The AAD is based in a beautiful little suburb of Hobart called Kingston. It's far enough out of town to have the luxury of being able to spread itself out, but it's close to the docks and waterside. The AAD facility would be my new ‘office’ for the next three months. I would commute daily on a minibus from our serviced apartments in Hobart. I was looking forward to the prospect of driving along the beautiful Derwent River, watching the yachts and keeping an eye out for the icebreaker that would eventually take us on our adventure.
The night before the first day of training we all arrived at our apartments and were milling about in the outdoor barbecue area. Not everyone was required for the full three months and the only people so far in Hobart were the other Station Leaders and their deputies.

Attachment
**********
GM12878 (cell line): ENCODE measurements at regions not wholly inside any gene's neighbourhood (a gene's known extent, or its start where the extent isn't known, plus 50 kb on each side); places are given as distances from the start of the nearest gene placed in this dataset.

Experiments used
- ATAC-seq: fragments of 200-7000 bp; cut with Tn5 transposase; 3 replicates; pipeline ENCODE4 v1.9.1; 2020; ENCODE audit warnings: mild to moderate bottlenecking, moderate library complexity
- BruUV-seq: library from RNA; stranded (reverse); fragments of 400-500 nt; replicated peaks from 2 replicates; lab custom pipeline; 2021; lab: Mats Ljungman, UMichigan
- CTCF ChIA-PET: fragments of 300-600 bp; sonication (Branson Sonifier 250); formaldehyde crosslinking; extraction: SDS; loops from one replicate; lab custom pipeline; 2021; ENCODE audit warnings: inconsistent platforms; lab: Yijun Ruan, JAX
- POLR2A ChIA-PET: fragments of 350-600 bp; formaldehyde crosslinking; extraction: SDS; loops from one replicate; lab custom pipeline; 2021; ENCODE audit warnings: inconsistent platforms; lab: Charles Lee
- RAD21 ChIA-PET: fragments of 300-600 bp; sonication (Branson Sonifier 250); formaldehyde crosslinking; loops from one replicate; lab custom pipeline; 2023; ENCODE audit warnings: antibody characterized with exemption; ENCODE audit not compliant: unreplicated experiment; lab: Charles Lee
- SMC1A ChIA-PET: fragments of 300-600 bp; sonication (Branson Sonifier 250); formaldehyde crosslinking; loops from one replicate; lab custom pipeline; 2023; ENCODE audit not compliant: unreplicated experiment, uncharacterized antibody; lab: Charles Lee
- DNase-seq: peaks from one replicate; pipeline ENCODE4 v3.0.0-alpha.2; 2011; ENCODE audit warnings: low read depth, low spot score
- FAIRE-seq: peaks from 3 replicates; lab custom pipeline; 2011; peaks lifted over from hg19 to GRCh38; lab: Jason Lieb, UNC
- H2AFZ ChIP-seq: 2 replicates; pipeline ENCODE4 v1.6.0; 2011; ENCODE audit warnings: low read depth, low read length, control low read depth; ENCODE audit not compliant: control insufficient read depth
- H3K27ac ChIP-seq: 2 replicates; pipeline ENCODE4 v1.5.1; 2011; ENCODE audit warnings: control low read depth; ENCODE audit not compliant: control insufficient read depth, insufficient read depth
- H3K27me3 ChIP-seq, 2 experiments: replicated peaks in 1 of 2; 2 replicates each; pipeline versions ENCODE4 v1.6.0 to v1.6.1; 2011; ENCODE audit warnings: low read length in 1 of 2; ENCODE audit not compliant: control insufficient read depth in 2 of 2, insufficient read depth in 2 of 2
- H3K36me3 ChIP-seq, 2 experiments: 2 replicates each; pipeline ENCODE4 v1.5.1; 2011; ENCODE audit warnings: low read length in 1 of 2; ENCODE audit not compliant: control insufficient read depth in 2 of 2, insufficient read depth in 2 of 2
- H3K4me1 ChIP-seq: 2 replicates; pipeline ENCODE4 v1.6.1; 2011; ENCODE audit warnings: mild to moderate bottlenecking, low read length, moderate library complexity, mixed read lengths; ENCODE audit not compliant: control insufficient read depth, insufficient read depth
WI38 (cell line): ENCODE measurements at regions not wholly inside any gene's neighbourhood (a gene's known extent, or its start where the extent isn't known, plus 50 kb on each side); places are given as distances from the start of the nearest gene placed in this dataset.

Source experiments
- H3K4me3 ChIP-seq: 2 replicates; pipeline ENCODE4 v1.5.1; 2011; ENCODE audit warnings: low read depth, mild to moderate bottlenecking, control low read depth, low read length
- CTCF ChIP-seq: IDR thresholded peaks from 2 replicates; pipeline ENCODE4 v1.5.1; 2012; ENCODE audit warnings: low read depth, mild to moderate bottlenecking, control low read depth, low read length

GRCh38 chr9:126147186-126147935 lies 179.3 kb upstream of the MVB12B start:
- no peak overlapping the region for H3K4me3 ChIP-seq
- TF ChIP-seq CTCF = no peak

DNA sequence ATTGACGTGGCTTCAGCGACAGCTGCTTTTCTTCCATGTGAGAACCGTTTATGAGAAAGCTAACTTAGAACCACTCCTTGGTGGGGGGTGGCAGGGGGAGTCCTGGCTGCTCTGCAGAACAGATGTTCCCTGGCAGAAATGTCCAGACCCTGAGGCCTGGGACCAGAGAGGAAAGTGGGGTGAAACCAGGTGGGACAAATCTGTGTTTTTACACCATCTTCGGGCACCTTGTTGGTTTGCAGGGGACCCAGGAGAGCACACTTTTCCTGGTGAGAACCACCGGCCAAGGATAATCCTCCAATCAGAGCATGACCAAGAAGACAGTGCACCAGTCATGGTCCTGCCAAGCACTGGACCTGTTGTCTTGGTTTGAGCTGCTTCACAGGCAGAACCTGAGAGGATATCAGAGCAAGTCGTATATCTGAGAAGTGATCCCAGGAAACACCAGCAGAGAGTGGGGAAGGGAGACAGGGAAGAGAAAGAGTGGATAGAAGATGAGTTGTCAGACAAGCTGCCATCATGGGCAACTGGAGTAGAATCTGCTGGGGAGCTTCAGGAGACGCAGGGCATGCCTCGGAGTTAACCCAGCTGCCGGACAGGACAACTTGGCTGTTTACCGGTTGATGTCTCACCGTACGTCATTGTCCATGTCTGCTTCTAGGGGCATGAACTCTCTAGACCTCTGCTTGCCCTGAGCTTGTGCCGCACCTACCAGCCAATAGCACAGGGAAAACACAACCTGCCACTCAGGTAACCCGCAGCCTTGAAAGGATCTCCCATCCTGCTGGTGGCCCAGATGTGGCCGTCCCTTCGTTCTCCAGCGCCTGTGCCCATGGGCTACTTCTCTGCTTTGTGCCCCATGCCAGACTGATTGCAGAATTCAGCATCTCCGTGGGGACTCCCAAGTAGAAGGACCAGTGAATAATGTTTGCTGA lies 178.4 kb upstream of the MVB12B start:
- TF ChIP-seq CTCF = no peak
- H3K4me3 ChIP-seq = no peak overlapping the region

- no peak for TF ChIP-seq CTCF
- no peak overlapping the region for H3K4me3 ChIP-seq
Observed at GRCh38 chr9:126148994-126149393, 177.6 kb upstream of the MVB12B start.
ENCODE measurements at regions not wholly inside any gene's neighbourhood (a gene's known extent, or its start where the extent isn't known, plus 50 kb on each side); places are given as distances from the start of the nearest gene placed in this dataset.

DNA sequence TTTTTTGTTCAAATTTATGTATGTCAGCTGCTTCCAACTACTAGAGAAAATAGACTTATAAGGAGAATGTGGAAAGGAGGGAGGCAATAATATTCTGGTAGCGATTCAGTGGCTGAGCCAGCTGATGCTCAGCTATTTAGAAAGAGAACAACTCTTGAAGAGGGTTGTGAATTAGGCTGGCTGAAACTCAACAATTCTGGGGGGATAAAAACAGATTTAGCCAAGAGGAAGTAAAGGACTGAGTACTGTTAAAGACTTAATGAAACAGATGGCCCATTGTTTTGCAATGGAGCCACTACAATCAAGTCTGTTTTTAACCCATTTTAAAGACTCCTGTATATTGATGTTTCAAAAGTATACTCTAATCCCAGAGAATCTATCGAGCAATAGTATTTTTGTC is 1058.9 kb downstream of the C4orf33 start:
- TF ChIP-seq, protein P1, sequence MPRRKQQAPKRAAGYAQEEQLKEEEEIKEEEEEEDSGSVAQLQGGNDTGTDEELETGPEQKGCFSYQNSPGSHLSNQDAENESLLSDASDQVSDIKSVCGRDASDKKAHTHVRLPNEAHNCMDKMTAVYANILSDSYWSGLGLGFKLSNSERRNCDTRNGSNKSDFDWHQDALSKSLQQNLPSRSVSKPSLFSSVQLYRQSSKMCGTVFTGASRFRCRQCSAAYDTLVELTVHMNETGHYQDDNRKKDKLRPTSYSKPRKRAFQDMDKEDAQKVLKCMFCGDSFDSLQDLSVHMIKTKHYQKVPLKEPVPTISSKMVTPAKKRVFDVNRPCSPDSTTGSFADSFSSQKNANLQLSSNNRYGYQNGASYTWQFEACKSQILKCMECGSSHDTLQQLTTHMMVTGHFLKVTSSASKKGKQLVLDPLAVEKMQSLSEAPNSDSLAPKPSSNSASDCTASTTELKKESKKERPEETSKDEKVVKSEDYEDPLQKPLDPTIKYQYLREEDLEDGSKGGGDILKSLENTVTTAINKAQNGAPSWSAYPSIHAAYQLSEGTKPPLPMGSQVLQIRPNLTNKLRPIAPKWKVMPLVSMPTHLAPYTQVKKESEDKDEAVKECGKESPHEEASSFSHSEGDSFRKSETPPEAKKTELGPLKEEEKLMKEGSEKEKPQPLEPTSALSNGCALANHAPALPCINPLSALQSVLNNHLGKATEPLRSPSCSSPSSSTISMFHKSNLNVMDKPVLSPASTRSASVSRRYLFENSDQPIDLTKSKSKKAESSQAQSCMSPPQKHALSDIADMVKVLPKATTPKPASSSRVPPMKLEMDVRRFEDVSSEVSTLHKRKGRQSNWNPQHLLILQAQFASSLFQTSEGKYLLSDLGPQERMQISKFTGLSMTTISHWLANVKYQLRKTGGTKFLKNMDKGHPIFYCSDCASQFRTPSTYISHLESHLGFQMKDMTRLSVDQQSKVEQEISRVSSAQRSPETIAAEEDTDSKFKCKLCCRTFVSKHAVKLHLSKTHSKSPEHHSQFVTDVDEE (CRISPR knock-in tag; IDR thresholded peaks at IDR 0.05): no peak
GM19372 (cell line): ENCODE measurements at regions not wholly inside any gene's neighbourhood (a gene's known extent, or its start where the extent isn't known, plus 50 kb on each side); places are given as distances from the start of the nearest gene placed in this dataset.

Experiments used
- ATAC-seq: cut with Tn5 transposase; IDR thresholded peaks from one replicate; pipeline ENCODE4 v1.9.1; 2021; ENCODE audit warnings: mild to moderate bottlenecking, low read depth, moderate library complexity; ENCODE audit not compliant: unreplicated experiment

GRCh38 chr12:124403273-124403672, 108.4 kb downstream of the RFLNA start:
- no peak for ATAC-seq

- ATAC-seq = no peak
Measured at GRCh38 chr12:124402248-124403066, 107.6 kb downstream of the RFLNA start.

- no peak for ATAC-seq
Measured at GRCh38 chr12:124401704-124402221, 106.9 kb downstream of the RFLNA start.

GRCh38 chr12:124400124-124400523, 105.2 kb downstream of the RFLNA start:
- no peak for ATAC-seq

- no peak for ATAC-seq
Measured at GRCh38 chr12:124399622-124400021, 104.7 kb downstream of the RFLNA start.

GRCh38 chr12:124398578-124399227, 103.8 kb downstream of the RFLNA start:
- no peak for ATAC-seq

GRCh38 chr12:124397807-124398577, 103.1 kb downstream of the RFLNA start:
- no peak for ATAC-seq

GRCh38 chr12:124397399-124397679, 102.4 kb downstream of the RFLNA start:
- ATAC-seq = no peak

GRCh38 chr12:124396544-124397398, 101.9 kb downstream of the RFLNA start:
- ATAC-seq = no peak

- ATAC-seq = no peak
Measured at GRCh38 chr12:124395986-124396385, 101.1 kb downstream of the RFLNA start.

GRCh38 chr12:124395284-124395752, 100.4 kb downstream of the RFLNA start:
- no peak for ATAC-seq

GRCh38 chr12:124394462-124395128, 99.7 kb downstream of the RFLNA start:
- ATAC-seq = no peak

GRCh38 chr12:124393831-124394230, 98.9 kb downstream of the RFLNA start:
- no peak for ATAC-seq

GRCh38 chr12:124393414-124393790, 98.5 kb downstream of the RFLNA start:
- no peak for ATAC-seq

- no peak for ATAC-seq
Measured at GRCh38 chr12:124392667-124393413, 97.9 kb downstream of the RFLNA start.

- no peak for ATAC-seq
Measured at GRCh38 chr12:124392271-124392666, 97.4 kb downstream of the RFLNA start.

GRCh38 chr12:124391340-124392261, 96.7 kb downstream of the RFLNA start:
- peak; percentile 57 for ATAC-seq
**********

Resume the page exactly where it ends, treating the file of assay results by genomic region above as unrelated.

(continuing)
It was an eye-opening dinner. Here was I, a girl from Dandenong, sitting down to a meal with seasoned Antarctic leaders. We were joined by Ross, who was to be one of my Deputy Station Leaders over summer. He had returned from Antarctica earlier this year so I felt comfortable that my deputy would be well versed in the Antarctic ways.
I had to share my suite with another woman, Eve, the doctor headed to Casey Station. I hadn't shared a home for over 10 years, but it wasn't the last time I would ...